Let me say it plainly: when Christians respond in polarized ways, we are not growing up in Christ, we are acting as spiritual infants. To live by the terms of polarization is to accept the immature perspective that there are only two poles to choose from. Since sin entered the world in Adam and Eve, we have been battling with a nature to move to one pole or another—Cain and Abel, Jacob and Esau, Jew and Gentile, Protestant and Catholic, conservative and progressive, friend or foe.

False Choices

We self-identify by our opposites, by comparisons. This is why we use descriptive language of pretty/ugly, smart/stupid, success/failure, holy/unholy, oppressed/oppressor not considering there are a hundred degrees between the two ends of each spectrum. This works well for the sake of argumentation, but not for the sake of loving others. So, we inevitably label each other as the problem. We tend to narrowly drift toward people who are like us and away from people who are not like us. The either/or frame of looking at our political differences locks us inside a logical cage, but under closer scrutiny, there are more possibilities than an either/or choice. It frames the argument in ways as to create a side to take and therefore an ‘Us against Them’ battle is constructed. Is there another way?

The Peculiar Path

Jesus was concerned with something much more profound than entering the battle of Us vs Them. We get a clear, yet peculiar path for how Jesus engaged political enemies in his day. “You have heard that it was said, ‘Love your neighbor and hate your enemy.’ But I tell you, love your enemies and pray for those who hurt you, that you may be children of your Father in heaven… if you love those who love you, what reward will you get? . . . And if you are hospitable to only your own people, what are you doing more than others?” (Matt. 5:1, 43–48, Msg).

These words of Jesus are perplexing. On the one hand, we can recognize that if all humanity acted according to these words, our world would be infinitely better. At the same time, they seem entirely foolish. “Try this method of love on a tiger and see what happens,” was said by writer Eli Stanley Jones. Jones is illustrating the seeming foolishness we all feel when it comes to showing any level of love for our enemies. Positively, this method does not influence tigers, but might it affect humans?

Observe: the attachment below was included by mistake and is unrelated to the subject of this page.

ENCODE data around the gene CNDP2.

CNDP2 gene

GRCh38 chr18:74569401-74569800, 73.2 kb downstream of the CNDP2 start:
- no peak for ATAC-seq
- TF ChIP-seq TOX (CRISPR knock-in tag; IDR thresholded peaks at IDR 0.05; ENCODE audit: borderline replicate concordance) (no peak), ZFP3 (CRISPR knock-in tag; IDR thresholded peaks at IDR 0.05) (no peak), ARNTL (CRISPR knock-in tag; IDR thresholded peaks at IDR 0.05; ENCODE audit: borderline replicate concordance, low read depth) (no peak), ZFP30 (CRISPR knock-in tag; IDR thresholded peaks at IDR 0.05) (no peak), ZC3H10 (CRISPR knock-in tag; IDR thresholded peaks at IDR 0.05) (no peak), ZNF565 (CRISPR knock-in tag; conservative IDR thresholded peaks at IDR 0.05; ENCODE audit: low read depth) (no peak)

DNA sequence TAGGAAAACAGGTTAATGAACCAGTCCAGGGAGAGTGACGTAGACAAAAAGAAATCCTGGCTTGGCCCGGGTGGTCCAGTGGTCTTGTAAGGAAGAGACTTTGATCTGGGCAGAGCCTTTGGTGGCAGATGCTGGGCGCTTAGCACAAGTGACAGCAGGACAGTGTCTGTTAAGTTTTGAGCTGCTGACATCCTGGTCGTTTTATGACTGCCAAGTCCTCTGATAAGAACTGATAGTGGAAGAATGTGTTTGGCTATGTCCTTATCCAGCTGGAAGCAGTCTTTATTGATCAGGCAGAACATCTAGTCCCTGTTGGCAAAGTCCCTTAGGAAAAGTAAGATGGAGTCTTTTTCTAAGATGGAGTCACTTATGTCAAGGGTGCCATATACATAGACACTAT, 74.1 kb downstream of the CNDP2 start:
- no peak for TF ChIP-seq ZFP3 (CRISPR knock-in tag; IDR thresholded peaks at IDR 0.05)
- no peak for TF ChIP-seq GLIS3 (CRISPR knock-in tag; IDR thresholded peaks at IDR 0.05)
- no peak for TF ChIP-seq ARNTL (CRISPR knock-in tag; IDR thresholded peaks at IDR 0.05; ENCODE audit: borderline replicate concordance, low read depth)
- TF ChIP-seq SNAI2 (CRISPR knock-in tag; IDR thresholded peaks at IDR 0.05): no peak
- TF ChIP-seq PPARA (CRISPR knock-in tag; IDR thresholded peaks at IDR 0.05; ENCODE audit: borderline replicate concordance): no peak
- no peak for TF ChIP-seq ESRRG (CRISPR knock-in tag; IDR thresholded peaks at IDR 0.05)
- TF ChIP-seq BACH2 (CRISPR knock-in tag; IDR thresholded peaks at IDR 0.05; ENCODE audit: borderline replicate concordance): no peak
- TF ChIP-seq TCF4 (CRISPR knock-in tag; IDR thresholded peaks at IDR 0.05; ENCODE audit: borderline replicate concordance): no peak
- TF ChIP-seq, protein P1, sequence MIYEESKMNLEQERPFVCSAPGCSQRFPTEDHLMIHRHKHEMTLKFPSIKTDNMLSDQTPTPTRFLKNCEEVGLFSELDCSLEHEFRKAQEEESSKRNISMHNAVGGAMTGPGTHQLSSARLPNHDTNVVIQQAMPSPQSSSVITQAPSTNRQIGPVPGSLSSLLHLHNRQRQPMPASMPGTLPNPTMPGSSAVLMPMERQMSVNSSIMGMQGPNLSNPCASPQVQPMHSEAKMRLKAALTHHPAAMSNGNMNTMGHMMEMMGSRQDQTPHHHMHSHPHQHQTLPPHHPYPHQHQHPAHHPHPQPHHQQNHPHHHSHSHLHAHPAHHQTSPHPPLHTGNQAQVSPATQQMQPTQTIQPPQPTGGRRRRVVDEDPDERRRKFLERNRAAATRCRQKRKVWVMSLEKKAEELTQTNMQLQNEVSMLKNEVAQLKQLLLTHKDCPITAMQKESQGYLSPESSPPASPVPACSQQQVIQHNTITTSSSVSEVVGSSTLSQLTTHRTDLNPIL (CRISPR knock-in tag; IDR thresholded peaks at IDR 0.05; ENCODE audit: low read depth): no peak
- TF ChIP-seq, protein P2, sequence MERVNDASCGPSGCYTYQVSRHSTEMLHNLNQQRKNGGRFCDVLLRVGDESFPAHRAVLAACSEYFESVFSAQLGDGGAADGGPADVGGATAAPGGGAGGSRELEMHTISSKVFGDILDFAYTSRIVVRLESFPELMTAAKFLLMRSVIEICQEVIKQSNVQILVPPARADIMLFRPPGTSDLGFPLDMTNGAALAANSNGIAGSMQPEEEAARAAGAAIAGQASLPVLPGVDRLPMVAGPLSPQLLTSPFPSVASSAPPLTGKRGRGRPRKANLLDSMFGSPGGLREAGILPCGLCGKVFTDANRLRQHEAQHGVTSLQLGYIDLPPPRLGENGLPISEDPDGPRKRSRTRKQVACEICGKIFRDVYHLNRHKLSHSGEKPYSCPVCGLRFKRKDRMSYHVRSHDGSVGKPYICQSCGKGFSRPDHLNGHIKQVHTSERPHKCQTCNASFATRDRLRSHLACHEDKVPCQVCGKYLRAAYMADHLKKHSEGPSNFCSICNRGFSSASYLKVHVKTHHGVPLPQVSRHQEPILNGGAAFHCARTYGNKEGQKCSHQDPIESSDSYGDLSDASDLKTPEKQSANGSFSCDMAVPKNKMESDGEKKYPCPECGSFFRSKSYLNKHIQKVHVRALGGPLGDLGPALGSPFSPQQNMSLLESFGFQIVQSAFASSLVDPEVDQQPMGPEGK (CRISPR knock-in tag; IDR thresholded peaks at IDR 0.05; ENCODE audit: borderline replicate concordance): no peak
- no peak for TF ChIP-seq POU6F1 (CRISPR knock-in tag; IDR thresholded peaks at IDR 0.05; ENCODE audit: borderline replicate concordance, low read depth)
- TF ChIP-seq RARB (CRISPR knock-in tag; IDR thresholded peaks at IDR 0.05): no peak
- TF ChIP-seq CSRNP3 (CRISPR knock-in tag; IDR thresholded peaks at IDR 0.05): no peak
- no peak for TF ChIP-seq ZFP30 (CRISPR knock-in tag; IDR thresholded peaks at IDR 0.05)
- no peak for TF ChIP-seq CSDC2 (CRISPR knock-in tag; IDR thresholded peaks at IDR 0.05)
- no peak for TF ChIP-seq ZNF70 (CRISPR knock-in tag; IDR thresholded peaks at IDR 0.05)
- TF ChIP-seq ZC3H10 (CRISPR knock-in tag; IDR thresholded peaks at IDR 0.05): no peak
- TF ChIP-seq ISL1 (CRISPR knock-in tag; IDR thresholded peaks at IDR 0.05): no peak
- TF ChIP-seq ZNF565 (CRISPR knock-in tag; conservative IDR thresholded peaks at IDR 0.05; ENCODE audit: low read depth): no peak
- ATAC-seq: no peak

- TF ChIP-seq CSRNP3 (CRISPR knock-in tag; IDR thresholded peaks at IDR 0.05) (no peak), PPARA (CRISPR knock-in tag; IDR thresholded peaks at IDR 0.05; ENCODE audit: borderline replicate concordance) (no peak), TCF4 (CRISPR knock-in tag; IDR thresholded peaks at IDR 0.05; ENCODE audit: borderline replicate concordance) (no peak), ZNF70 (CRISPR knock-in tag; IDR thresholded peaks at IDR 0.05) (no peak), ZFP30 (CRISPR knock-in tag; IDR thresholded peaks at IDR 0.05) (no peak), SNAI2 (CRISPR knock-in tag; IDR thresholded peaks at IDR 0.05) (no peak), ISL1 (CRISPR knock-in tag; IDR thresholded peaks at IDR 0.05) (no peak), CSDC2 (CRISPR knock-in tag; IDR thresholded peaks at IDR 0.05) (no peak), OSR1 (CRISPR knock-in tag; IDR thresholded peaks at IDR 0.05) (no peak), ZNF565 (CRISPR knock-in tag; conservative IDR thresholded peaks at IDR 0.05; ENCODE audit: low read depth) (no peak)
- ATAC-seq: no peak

Facts Don’t Change Minds

The human mind desires something else even more than facts and information. The scenario typically goes like this: Someone says or does something that we believe is outright wrong, highly ignorant, or clearly sinful. We respond with a forceful argument or even verbal aggression, believing this will change someone’s mind. But nothing ever changes, does it?

This is because our brains don’t respond well to these tactics. When foreign facts are brought to us, our brains naturally defend and deflect—especially if that new information highlights a flaw. This is why people often respond automatically to facts that imply that they might be wrong. Some neurologists have called this “The Backfiring Effect.”

When information is presented to us that is in opposition to the current truths we hold, we don’t often change our minds; we immediately dig down even harder into our original stance. Despite what you see on every cable news station, it is highly unlikely that the forceful exchange of facts will open up someone’s receptivity pores.

Flipping the Dynamic

This is why “loving our enemies’ is so unnatural, supernatural even. Only affection, kindness, empathy can open up perceived enemies to something new. Convincing someone to change their mind is really the process of convincing them that you really care about them.

These words “love your enemies” are an on-the-ground prescription for moving beyond the either/or dynamic of picking a side and hating our enemies. Jesus is messing with the false choices. To love, or even like, your enemy seems impossible for most of us, even if the enemy is only a next-door neighbor making too much noise after 10 p.m. However, this is what Jesus was calling for in the Sermon on the Mount, and today, this peculiar message changes everything. This is the way of Jesus.

While we were at odds with God, enemies even, Christ moved towards us with wild affection. This kind of love flips the dynamic between us. This is why Hebrews says that “it is the kindness of God that leads to repentance” (the changing of our mind). Because we have received this kind of enemy-love from God, we are to go and do likewise. This involves our whole selves, not just our mouths and opinions. Jesus launched a polarization busting movement in the 1st Century, I think it’s time we picked up where He left off.

This article is excerpted from LOVE OVER FEAR: Facing Monster, Befriending Enemies, and Healing Our Polarized World (Moody Publishing) with permission. You can learn more at .